After falling behind Atlanta last year for both total flights and passengers, Chicago regains the distinction of having the world's busiest airport--at least for flights--in the first six months of this year.
O'Hare International Airport recorded 477,001 takeoffs and landings through June, putting it slightly ahead of Atlanta's Hartsfield-Jackson, even though both airports saw modest declines from a year ago, according to Federal Aviation Administration data released Monday.
The declines came amid an increasingly competitive environment where airlines are reducing the frequency of flights to fill more seats as they seek to reduce fuel and labor costs. Atlanta-based Delta Air Lines also is focusing more on international flights as it works to restructure after its bankruptcy filing last fall.
Through the first six months of this year, O'Hare saw a 1.3 percent decline in flight traffic from a year earlier, and Hartsfield-Jackson was down 5 percent, to 472,431, the FAA reported. Traffic at the nation's No. 3 airfield, Dallas-Ft. Worth, fell 2.1 percent to 348,434.
"Given the strength of the O'Hare market, it is no surprise that O'Hare is back on top," said Chicago Department of Aviation spokeswoman Wendy Abrams. "The city is committed to maintaining Chicago's role as the preeminent aviation market. We look forward to adding much-needed capacity to keep pace with expected demand."
Chicago's Midway Airport, where Southwest Airlines has a large presence, saw traffic increase 3.1 percent, recording 145,377 flights and ranking 28th nationally. Passenger volume at the Southwest Side airport through May was 7.3 million, up 13.5 percent from a year ago.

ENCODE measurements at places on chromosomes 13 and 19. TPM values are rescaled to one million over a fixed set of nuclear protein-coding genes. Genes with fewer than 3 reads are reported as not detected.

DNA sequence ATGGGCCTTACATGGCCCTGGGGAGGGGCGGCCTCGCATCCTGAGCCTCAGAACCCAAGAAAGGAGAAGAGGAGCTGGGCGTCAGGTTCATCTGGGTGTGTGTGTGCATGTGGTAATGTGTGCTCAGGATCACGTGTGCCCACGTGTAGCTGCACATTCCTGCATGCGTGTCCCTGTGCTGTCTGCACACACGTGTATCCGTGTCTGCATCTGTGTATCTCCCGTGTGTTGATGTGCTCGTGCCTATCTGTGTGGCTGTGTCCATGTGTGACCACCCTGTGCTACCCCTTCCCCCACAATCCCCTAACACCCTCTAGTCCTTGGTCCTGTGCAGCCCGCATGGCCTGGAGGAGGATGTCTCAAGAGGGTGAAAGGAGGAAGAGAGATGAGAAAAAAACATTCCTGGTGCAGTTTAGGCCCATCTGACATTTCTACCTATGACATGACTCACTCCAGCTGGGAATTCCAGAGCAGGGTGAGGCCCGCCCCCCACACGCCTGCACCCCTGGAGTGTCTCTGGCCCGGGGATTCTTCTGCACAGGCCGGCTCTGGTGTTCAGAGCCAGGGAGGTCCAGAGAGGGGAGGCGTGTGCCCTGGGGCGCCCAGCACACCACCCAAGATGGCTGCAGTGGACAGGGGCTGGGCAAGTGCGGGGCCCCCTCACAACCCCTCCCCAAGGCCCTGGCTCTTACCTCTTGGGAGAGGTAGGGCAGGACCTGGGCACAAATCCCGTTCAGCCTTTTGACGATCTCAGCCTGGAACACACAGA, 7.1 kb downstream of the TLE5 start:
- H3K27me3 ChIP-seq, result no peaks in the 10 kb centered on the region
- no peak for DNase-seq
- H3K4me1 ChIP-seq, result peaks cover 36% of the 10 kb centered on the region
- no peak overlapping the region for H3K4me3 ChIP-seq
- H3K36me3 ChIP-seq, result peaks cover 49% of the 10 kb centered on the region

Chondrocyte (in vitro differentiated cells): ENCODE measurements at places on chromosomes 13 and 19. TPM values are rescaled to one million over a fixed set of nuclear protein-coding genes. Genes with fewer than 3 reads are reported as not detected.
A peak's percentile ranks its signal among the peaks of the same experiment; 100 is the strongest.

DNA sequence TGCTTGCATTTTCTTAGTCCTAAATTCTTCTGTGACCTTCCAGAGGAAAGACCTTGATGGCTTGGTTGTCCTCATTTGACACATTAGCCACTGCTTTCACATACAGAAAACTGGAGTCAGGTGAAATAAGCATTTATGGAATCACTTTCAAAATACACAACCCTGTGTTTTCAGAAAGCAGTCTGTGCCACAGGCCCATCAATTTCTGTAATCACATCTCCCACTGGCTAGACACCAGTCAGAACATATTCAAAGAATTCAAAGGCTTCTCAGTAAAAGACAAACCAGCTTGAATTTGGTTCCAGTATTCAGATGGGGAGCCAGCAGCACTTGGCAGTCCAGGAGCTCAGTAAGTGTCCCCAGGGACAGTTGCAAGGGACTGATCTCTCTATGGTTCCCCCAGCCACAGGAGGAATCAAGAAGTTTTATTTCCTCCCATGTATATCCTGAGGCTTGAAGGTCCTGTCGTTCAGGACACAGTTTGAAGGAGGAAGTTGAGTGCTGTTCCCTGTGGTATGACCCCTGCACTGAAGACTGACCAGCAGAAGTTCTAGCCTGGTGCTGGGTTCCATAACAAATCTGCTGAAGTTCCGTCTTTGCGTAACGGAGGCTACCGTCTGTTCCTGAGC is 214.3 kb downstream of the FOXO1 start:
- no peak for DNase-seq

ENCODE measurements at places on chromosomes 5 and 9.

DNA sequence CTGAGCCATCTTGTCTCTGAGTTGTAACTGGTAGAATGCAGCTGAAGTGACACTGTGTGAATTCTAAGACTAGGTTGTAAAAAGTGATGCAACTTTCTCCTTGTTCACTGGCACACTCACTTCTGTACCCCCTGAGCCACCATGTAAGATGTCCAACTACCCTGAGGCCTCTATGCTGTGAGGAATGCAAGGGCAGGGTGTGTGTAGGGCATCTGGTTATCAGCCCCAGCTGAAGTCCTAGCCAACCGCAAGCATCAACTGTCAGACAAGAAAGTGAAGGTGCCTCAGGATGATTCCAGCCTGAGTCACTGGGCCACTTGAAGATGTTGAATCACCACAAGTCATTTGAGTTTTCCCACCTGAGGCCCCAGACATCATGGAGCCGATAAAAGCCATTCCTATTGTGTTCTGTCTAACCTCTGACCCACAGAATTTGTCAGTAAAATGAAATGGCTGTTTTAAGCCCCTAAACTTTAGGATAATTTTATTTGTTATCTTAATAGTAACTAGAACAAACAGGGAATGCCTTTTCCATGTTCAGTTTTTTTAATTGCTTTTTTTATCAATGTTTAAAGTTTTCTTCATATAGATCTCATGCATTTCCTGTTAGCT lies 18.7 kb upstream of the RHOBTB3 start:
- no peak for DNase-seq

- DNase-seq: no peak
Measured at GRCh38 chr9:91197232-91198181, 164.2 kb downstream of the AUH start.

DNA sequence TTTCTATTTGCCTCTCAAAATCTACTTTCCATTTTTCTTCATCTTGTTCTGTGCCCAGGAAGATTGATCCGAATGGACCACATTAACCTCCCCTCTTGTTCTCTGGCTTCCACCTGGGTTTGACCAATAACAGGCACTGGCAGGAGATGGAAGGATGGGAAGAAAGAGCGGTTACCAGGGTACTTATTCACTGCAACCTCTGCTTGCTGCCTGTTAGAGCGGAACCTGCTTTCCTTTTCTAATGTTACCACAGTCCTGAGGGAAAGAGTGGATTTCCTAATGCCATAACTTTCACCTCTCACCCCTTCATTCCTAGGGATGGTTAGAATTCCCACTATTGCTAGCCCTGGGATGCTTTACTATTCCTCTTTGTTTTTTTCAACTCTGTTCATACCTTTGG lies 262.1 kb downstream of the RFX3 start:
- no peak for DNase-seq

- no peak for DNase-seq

Although O'Hare took the top spot for flights, Atlanta easily remained ahead for passengers this year, according to figures provided by both airports Monday. From January through May, Atlanta handled 34.2 million passengers, and O'Hare had 30.6 million.
Last year, Atlanta topped O'Hare in both total flights and passengers, the first time Chicago's top airport fell to No. 2 in both categories. The change in rankings followed a November 2004 imposition of flight caps at O'Hare as the FAA sought to reduce delays.
For almost half a century, O'Hare held the undisputed title of world's busiest airport, taking over the bragging rights from Midway Airport at the dawn of the Jet Age. But in 1998, Atlanta surpassed O'Hare in passengers. And in 1999, another first occurred as more planes landed and took off in Atlanta than in Chicago.
But with heavy traffic come delays, as almost any O'Hare frequent flier can attest. In 2005 O'Hare finished 31st for departures among the top 33 airports, with an on-time average of 74 percent. Atlanta finished 32nd, with 73 percent of departures on time.
During the first half of 2006, Atlanta's biggest drop in flights was among large jets, a category that fell 12.2 percent. O'Hare saw a slight rise in large jets, traffic that is about two-thirds of its flights.
Flights by small jets, including regional jets, were down 6 percent at O'Hare, and Atlanta saw a 14 percent increase in that traffic. The smaller planes typically carry 35 to 70 passengers and have become popular among carriers serving smaller regional markets such as Des Moines, Milwaukee and Grand Rapids, Mich.
"The traditional carriers are making strategic decisions in ... fleet usage," said Felicia Browder, a spokeswoman for the Atlanta airport. "They are trying to maximize the capacity they have."
Browder said the Atlanta airport recently opened a fifth runway to handle expected growth. She said some of the recent decline in flights there could be attributed to changes being made by Delta.
"Delta Air Lines is using international route expansion as their 'X factor' to be profitable again," she said. "As they ramp up their international and ramp down their domestic, it will take a little bit of time until we see the passenger traffic rebound on the international side."
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